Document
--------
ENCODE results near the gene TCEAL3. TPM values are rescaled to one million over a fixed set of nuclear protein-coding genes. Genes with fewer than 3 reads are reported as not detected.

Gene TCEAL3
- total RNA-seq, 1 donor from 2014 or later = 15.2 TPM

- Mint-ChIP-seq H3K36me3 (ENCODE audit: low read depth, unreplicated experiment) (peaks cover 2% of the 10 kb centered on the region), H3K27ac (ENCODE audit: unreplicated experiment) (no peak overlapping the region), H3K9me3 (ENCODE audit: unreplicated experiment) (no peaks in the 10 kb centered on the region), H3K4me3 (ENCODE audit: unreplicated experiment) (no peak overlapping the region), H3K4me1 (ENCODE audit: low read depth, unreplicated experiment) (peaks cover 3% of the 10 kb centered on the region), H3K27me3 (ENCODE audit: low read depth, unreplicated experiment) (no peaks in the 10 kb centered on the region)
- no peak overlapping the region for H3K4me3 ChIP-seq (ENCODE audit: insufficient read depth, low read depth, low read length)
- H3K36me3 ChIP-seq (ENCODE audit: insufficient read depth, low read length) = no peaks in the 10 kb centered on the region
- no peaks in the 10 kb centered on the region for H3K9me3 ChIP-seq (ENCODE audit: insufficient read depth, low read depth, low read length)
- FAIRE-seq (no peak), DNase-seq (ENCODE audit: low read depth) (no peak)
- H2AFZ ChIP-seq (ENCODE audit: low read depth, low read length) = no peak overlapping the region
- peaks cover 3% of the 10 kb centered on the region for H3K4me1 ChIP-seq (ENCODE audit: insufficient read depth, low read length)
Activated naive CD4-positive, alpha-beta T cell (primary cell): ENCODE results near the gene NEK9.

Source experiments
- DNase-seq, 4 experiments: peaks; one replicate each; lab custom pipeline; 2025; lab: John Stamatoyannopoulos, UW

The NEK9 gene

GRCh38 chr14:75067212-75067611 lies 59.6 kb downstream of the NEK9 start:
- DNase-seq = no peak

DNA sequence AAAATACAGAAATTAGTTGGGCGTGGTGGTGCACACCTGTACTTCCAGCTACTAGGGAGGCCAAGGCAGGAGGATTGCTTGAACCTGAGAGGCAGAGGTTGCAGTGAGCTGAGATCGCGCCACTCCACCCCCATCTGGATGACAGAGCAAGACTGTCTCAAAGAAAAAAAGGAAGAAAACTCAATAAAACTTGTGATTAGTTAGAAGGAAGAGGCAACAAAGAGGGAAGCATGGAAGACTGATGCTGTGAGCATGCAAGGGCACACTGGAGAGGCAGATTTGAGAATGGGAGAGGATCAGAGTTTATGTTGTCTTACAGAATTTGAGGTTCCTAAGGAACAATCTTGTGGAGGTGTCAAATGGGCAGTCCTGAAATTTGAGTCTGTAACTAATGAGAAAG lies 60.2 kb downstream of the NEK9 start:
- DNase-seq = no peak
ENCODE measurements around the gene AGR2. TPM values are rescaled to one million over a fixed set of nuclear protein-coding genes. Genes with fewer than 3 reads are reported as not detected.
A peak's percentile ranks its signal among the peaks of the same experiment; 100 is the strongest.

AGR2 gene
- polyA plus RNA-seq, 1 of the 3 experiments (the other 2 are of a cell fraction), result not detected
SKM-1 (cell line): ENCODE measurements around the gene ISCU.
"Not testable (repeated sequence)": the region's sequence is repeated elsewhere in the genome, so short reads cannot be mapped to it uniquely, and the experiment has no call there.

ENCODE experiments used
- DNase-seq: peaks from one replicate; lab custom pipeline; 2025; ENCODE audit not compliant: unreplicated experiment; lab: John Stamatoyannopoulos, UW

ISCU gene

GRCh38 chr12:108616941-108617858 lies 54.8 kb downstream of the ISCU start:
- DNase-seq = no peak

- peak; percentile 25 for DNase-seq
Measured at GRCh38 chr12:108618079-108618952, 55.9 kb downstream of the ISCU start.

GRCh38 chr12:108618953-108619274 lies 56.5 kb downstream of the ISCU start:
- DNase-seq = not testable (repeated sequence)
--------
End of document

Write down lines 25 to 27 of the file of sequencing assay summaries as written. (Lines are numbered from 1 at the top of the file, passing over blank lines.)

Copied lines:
ENCODE experiments used
- DNase-seq: peaks from one replicate; lab custom pipeline; 2025; ENCODE audit not compliant: unreplicated experiment; lab: John Stamatoyannopoulos, UW

ISCU gene